The third edition of the annual Finn Masters Magazine has been described as the best yet. As the number of Finn sailors entered for the 2016 Finn World Masters gets ever close to 400 (last count was 384), the 2016 Finn Masters Magazine provides a great insight into what makes the Finn Masters scene so popular among sailors of all abilities, nationalities, ages and backgrounds.
As well as bringing news from the past year and previews of the upcoming championships in Torbole and Barbados, this issue includes interviews with a range of new and old Finn Masters who describe their experiences and what makes the Finn World Masters so special.
2015 Finn Masters World Champion, Vladimir Krutskikh from Russia, who won the title on his debut appearance, says “The Finn World Masters has a very high level of competition and a strong mood of competitiveness during the race, while all are friends just after you finish a race. Everybody is ready to help you, and you are feeling yourself as member of a big family on ashore. I also like that the regatta has so many participants. It is a real adventure to sail in such a big fleet.”
Runner up Dmitry Petrov, also from Russia backed this up, “The atmosphere, which predominates in races and ashore, is the biggest motivation for me to race the Finn and to come to World Masters. But also it gives motivation to keep in good shape, and we are having fun by competing in the Finn. Every day was like holiday.”
Former Finn sailor, but not yet a Master, Ross Hamilton looks at physical training and conditioning for the older athlete. “The general perception is that the older you get the weaker you become. This is not the case. Studies looking at the response to training in an untrained elderly population vs. untrained young adults showed the elderly to have a greater positive response to training. The reason being that they are more sedentary than young adults. They have a greater response because they have more to gain.”
The 2016 Finn World Masters is receiving a large number of entries from sailors who have come back to the class after an Olympic career and then going off to do something else. One of these is Tim Tavinor who says, “The Finn is a successful boat and remains a successful boat because it is just basically a beautiful boat. The Masters circuit is just so well supported by people that have previously raced Finns at different levels because they just love the Finn. They’ll go off and sail different things, and always have fond memories, but they always come back to the Finn to meet up with their old friends.”
One Finn Master who hopes to do more Finn sailing now is Jan van der Horst, who has sold his successful HIT Masts business. He talks about the early years of carbon masts and how the company developed, and why he has now moved onto other things.
“Our policy was never to leave the customer without a mast. If a mast broke due to manufacturing issues it was quickly replaced without any costs.” Quite possibly was this the main reason that Finn sailors were willing to take the risk with the new HIT Mast. When Jan brought 20 masts to a regatta, and laid them out against a washhouse wall for all to see he sold them all within the shortest time. “The start-up costs were perhaps a bit high, but the demand was immense. The first batch of masts sold like hotcakes, especially when the race results began to reflect the performance of the mast. That Larry Lemieux won the Masters twice with a HIT carbon mast was enough to convince the doubters. Suddenly everyone wanted one.”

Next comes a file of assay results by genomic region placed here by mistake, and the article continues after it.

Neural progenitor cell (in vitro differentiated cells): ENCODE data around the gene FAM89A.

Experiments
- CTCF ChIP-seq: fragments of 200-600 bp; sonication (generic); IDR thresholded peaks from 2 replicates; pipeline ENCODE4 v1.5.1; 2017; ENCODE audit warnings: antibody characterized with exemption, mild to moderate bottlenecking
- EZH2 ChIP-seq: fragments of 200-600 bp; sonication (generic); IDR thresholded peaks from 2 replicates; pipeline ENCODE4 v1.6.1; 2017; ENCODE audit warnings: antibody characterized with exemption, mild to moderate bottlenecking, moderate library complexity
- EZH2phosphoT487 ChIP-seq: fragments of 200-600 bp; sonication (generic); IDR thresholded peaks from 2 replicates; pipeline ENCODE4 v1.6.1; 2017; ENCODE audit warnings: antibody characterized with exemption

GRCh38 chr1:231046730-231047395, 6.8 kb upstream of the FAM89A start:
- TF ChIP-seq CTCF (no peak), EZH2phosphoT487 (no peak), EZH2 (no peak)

Several former Olympians and Olympic campaigners returned to the Finn in 2015 and even more are expected in 2016. One of them was Paul McKenzie, who represented Australia at the Olympics in 1996. He said of his first Masters experience, “This regatta was the most fun I’ve had for a long time. I was back in the boat I love, with a lot of the old mates and racing on pretty even physical terms (everyone is aching somewhere). Even the attitude of the sailors was better than usual. No-one really got upset about a bad race or too carried away with a good one. These mature sailors know how to turn on for the racing and off between and after racing. Some of the Olympic aspirants would perform better if they could do the same. I was on a high all week: meeting up with our old mates and spending a week together doing what we like.”
The Finn World Masters is rapidly becoming one of the most high profile sailing events in the world, with rock star names returning or jumping in to find out what it is all about – and all being pleasantly surprised – as well as first class venues such as Torbole and Barbados to showcase a master class in athletic sailing.
This issue has been produced with the generous support of the Fantasica Sailing Team, Devoti Sailing, Dinghy Racing Centre, Doyle Raudaschl Sails, HIT Trailers, HiTech Sailing, North Sails, Pata Finns and Masts, Pantaenius, Petticrows, Sandiline, Suntouched, Tihany Sailing Club (the) - host of the 2016 Finn Masters Euro Cup, WB-Sails, Wilke and Zhik.